in a Crowded Place
The Letter
She couldn’t stop thinking about Al Jordan.
She just didn’t know what to make of the whole experience—from the moment of unexpectedly encountering him in the library stacks, to her confused retreat from the third floor after their second meeting. In the end their only connection was a dumb old ghost story.
But it was easier to decide to forget him than it was to actually do. It was especially hard when she was alone with her thoughts of Al Jordan.
Heather knew something had changed, but because she was a very good friend she knew not to talk about it.
After school on the Thursday, nearly two weeks after Al had walked angrily away from her in the library, Heather was trying to convince her to go to a play that the local theatre group was putting on at the Southside Community Centre the following week.
“Come on. It’ll be fun. Seriously.”
“I thought you had to work on Fridays after school.”
It was Sam’s first visit to the library since she’d stormed out on Al and his ghost story—though of course they were on the main floor, which was as far into Spire Hall as Heather would venture. They were ignoring their open math homework, and because it was a beautiful day it wasn’t as crowded as normal. Nobody else from their class was there.
“Mom said it was okay,” Heather said. “You know I don’t have to work all the time. I just try to help Mom.”
“I don’t want to go,” Sam said, “I don’t really feel like it.”
Heather rolled her eyes, teasing. “Oh, right. There’ll be people there. Can’t have that.”
Sam grinned at the way she said it, and blushed a little in spite of herself. “You know I don’t like crowds,” she said. “You go.”
Heather grinned back and shook her head. “No way. I don’t want to go if you don’t want to go. But I guess I have the time off anyway next Friday, so let’s just do something else. Even just hang out at your place, or something.”
Sam was surprised by a surge of warmth, grateful for Heather’s friendship.
Sam didn’t see Al while they were at the library, and she didn’t feel the presence of Bartholomew Spire or any other lingering spirits. The story was dead, and even Al didn’t visit her thoughts quite as frequently.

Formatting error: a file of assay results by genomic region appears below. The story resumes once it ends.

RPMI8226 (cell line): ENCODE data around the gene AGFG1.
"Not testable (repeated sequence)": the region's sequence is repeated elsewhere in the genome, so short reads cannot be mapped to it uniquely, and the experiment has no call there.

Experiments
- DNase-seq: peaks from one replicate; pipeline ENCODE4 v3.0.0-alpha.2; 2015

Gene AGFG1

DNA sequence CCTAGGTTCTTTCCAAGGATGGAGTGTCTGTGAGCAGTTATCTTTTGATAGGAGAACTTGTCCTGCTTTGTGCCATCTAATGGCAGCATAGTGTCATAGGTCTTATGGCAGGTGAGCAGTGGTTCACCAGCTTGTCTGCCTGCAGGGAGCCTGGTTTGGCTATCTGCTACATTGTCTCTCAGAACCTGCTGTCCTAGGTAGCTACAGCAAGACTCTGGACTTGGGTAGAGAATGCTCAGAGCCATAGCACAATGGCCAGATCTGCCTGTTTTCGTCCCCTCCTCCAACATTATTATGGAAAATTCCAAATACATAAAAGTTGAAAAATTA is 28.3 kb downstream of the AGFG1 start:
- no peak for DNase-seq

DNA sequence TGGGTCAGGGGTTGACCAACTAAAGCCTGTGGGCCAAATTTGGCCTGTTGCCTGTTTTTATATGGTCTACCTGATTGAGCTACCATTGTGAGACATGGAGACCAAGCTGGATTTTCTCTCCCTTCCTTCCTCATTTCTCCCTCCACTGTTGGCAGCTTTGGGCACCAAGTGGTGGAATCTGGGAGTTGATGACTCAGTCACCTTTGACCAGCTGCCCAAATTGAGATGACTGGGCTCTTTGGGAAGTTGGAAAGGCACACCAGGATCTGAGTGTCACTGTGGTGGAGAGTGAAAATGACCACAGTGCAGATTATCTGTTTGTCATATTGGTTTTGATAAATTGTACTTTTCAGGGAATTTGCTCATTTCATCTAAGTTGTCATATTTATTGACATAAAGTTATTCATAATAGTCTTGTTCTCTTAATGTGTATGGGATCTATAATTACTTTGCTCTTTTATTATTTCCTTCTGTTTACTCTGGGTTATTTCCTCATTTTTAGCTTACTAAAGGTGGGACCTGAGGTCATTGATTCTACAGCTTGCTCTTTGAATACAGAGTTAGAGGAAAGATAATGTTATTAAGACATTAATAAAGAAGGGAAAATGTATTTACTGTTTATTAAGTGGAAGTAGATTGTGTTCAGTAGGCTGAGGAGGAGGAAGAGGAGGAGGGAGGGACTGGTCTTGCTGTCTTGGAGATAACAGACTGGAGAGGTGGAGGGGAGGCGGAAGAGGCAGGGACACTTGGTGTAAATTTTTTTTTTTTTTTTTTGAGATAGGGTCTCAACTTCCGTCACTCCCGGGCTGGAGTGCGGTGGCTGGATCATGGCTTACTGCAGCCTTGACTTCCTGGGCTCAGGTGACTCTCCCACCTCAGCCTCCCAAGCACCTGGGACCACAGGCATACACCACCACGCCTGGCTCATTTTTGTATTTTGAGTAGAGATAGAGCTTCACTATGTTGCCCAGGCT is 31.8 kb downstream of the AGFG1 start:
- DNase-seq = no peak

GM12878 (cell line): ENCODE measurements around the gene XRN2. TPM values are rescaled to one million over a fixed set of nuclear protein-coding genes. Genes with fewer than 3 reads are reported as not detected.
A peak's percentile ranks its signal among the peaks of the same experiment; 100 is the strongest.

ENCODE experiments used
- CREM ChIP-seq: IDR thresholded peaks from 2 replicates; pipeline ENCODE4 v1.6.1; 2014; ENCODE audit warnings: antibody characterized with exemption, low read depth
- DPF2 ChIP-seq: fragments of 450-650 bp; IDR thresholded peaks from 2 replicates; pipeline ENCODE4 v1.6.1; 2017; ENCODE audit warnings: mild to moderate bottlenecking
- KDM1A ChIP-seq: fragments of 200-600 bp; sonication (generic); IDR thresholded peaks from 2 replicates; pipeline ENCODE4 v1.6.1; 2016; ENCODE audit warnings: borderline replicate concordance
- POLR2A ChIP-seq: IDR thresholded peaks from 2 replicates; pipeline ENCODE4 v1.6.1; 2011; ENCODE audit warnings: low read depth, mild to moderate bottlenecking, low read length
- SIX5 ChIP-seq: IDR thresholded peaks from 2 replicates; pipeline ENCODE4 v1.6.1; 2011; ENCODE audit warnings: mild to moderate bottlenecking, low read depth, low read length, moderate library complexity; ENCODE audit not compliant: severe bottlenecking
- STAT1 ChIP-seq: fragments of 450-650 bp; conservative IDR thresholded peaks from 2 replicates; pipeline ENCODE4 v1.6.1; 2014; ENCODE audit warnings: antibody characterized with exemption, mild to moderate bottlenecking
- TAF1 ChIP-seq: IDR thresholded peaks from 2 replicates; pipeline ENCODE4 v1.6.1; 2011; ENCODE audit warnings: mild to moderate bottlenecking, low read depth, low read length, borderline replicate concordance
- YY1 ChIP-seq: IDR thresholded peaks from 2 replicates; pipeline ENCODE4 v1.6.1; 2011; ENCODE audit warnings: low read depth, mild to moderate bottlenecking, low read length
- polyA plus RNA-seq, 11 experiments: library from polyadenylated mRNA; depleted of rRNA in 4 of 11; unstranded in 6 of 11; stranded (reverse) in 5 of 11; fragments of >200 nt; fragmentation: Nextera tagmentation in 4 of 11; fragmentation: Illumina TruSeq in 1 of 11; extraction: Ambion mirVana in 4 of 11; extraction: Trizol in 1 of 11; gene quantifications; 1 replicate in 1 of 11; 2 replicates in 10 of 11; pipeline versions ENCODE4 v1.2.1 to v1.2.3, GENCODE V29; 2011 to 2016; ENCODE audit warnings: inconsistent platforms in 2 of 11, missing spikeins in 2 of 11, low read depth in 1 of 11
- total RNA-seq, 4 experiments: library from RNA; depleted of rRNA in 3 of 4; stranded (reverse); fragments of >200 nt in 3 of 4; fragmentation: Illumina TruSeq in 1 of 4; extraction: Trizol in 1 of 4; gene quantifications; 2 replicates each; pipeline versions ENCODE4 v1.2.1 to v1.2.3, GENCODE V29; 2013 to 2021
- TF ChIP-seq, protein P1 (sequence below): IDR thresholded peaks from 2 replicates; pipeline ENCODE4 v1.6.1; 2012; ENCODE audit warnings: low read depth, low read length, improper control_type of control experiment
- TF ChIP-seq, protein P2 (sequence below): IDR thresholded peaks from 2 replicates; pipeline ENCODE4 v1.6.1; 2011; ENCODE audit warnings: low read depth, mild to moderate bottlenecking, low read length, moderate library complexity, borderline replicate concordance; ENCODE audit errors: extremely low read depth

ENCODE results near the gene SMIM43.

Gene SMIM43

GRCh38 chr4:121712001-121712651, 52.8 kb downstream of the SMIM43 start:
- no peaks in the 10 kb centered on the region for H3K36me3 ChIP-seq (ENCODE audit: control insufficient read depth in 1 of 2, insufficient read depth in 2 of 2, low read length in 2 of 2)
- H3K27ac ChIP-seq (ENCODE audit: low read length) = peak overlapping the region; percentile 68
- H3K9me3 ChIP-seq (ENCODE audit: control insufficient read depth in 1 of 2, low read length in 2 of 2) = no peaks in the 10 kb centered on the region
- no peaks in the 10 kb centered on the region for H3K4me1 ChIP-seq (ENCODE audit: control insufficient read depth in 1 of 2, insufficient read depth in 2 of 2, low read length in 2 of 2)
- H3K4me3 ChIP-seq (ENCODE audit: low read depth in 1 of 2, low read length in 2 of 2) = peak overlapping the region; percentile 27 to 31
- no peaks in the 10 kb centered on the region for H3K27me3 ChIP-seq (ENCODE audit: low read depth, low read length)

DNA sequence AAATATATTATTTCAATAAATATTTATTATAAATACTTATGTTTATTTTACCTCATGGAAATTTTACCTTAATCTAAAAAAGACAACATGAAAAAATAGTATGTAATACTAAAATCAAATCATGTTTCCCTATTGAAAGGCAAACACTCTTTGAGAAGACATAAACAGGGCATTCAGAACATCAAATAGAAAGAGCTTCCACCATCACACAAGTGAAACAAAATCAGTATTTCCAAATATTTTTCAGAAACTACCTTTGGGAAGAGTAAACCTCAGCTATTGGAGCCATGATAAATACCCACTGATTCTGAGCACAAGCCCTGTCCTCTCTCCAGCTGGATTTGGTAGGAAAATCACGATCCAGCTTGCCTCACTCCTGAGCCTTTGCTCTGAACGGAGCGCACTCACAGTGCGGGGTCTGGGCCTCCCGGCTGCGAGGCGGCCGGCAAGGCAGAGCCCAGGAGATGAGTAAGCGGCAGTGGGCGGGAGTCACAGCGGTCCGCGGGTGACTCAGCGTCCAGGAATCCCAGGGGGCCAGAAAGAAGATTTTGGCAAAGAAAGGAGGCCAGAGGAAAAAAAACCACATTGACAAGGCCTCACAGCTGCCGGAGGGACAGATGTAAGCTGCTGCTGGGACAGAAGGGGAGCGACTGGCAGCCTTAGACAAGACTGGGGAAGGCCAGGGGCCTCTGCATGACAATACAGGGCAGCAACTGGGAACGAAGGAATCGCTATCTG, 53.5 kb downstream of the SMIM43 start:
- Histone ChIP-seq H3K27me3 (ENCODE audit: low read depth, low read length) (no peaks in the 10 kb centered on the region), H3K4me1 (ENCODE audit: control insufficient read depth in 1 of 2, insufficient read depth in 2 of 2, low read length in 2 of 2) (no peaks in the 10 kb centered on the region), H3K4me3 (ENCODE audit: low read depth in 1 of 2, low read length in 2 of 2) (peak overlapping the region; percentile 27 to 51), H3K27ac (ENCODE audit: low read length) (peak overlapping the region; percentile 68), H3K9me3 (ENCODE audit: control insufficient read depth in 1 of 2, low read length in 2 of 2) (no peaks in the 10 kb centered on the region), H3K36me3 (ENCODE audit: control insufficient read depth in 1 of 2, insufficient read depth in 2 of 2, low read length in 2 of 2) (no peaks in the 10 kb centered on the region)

The last week of the September in which October came early passed into the first week of the real October. Evenings and mornings grew a little shorter. Autumn colour caught full stride in the trees that lined the streets of Southside, and the overgrown grounds of Spire Hall were like a flaming mass of scarlet and gold.
Then on Monday a very surprising thing happened.
Sam had just come home from school after walking Heather to the store, and she wasn’t sure what she was going to do next. Her homework was completely caught up. She still hadn’t finished the Bridge to Terabithia book, though she wasn’t sure that she was in the mood for reading. There was TV, though Aunt Stacie could afford only the most basic cable and that meant that there would be nothing worth watching. Numb boredom had already taken control of her brain when she unlocked the apartment door, and stooped to mechanically collect the clutter of flyers and bills scattered beneath the letter slot.
Nothing of any interest ever came in the mail. There were unbelievable prices on TVs and cars that nobody in Southside could afford, unbeatable cellular rates, and more pre-approved credit than anybody in Southside made in a year. The people who made those flyers must not have known that in Southside most TVs came from pawn shops—or from even more questionable back alley transactions—and not very many people even had mobile phones. Sam tossed the little stack onto the kitchen table, but then something made her take a second look.
The first thing she noticed was a stamp. A real stamp. Frowning, she extracted the envelope from the pile—and was surprised to see that it was an old-fashioned letter, addressed in handwriting and everything.
Even more shocking, it was addressed to her.

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